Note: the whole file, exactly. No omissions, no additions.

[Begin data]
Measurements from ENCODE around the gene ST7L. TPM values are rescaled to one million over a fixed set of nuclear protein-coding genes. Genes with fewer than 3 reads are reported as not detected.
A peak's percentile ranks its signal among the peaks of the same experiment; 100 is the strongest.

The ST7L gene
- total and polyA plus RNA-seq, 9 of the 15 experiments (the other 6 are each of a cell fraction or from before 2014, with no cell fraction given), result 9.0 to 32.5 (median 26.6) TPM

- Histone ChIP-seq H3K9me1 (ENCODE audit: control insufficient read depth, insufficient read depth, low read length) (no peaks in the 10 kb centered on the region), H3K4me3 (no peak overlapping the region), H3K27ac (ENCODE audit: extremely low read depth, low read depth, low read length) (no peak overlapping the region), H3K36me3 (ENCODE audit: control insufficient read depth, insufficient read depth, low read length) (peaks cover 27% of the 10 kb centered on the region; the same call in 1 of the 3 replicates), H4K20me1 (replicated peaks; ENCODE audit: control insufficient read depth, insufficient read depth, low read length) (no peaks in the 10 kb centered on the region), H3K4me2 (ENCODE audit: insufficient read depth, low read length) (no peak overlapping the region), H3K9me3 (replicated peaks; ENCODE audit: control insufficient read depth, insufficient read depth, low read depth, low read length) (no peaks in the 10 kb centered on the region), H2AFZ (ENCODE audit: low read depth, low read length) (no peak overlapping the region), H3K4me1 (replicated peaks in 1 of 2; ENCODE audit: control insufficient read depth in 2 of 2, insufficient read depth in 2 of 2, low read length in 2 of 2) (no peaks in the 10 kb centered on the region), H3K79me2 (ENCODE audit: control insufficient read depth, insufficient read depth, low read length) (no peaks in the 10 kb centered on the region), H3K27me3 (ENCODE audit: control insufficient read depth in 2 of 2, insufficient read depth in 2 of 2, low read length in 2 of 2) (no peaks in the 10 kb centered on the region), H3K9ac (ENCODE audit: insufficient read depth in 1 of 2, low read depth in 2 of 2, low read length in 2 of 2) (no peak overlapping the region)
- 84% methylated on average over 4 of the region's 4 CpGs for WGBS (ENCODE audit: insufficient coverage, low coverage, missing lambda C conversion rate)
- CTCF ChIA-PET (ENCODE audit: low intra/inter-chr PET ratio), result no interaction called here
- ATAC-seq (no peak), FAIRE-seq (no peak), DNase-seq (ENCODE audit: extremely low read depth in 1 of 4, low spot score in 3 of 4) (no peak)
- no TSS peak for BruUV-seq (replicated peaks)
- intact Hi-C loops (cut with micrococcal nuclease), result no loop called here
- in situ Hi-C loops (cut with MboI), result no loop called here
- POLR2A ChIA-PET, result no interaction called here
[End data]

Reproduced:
Measurements from ENCODE around the gene ST7L. TPM values are rescaled to one million over a fixed set of nuclear protein-coding genes. Genes with fewer than 3 reads are reported as not detected.
A peak's percentile ranks its signal among the peaks of the same experiment; 100 is the strongest.

The ST7L gene
- total and polyA plus RNA-seq, 9 of the 15 experiments (the other 6 are each of a cell fraction or from before 2014, with no cell fraction given), result 9.0 to 32.5 (median 26.6) TPM

- Histone ChIP-seq H3K9me1 (ENCODE audit: control insufficient read depth, insufficient read depth, low read length) (no peaks in the 10 kb centered on the region), H3K4me3 (no peak overlapping the region), H3K27ac (ENCODE audit: extremely low read depth, low read depth, low read length) (no peak overlapping the region), H3K36me3 (ENCODE audit: control insufficient read depth, insufficient read depth, low read length) (peaks cover 27% of the 10 kb centered on the region; the same call in 1 of the 3 replicates), H4K20me1 (replicated peaks; ENCODE audit: control insufficient read depth, insufficient read depth, low read length) (no peaks in the 10 kb centered on the region), H3K4me2 (ENCODE audit: insufficient read depth, low read length) (no peak overlapping the region), H3K9me3 (replicated peaks; ENCODE audit: control insufficient read depth, insufficient read depth, low read depth, low read length) (no peaks in the 10 kb centered on the region), H2AFZ (ENCODE audit: low read depth, low read length) (no peak overlapping the region), H3K4me1 (replicated peaks in 1 of 2; ENCODE audit: control insufficient read depth in 2 of 2, insufficient read depth in 2 of 2, low read length in 2 of 2) (no peaks in the 10 kb centered on the region), H3K79me2 (ENCODE audit: control insufficient read depth, insufficient read depth, low read length) (no peaks in the 10 kb centered on the region), H3K27me3 (ENCODE audit: control insufficient read depth in 2 of 2, insufficient read depth in 2 of 2, low read length in 2 of 2) (no peaks in the 10 kb centered on the region), H3K9ac (ENCODE audit: insufficient read depth in 1 of 2, low read depth in 2 of 2, low read length in 2 of 2) (no peak overlapping the region)
- 84% methylated on average over 4 of the region's 4 CpGs for WGBS (ENCODE audit: insufficient coverage, low coverage, missing lambda C conversion rate)
- CTCF ChIA-PET (ENCODE audit: low intra/inter-chr PET ratio), result no interaction called here
- ATAC-seq (no peak), FAIRE-seq (no peak), DNase-seq (ENCODE audit: extremely low read depth in 1 of 4, low spot score in 3 of 4) (no peak)
- no TSS peak for BruUV-seq (replicated peaks)
- intact Hi-C loops (cut with micrococcal nuclease), result no loop called here
- in situ Hi-C loops (cut with MboI), result no loop called here
- POLR2A ChIA-PET, result no interaction called here